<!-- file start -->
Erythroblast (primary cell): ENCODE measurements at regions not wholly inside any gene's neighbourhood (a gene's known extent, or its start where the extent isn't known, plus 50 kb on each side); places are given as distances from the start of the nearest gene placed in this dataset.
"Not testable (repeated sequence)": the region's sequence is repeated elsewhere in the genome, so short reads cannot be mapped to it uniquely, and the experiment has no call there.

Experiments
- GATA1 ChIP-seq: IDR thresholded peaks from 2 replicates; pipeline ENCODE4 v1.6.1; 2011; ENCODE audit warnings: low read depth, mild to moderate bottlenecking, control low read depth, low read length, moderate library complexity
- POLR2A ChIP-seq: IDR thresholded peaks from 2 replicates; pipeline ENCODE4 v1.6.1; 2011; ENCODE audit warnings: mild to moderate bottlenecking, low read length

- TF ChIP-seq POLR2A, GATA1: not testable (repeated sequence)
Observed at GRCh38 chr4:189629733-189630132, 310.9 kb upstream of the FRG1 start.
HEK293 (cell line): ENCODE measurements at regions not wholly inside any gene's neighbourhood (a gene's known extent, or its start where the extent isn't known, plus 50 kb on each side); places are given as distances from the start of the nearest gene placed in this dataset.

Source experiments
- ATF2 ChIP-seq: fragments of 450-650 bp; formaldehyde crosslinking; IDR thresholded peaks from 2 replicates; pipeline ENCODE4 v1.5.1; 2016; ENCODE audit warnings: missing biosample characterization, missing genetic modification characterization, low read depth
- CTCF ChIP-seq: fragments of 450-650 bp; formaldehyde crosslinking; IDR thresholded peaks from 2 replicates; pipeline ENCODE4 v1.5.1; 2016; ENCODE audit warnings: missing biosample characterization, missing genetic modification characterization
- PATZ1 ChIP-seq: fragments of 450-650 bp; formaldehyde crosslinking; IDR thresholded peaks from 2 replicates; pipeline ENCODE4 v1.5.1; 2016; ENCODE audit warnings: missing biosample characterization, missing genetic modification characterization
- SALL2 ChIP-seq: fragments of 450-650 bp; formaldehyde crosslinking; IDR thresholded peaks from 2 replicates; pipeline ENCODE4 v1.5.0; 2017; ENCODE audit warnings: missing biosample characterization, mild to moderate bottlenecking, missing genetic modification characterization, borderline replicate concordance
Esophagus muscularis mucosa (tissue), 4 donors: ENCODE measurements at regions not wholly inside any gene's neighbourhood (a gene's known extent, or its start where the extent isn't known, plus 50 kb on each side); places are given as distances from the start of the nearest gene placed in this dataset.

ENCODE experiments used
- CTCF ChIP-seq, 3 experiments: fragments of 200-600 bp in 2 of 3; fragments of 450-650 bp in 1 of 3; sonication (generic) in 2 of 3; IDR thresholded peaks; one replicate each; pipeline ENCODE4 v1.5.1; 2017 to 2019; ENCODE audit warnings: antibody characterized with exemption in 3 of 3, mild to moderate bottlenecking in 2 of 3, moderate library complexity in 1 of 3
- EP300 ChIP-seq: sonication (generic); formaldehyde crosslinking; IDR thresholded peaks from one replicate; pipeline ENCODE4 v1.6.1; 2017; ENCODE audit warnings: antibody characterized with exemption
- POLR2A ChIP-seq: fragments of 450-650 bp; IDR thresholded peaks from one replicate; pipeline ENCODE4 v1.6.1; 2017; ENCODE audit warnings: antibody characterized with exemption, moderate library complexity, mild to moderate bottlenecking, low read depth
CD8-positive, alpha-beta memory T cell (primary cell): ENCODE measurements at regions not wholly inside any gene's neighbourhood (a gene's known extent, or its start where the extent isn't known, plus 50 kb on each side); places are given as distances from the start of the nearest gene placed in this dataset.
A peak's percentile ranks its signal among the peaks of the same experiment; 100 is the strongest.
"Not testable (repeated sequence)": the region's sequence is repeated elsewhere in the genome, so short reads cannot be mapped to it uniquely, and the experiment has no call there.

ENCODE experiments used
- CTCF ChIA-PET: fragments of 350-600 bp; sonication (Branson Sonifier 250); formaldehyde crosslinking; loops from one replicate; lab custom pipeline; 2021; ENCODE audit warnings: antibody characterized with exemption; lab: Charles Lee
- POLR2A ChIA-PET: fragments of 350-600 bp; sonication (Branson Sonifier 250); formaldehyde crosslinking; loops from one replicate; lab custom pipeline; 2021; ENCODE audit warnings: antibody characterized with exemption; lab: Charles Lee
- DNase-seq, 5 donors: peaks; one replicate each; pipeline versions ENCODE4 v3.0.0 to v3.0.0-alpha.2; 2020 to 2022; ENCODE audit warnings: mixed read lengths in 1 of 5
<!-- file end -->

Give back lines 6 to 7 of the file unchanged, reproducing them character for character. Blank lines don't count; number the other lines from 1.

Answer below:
- TF ChIP-seq POLR2A, GATA1: not testable (repeated sequence)
Observed at GRCh38 chr4:189629733-189630132, 310.9 kb upstream of the FRG1 start.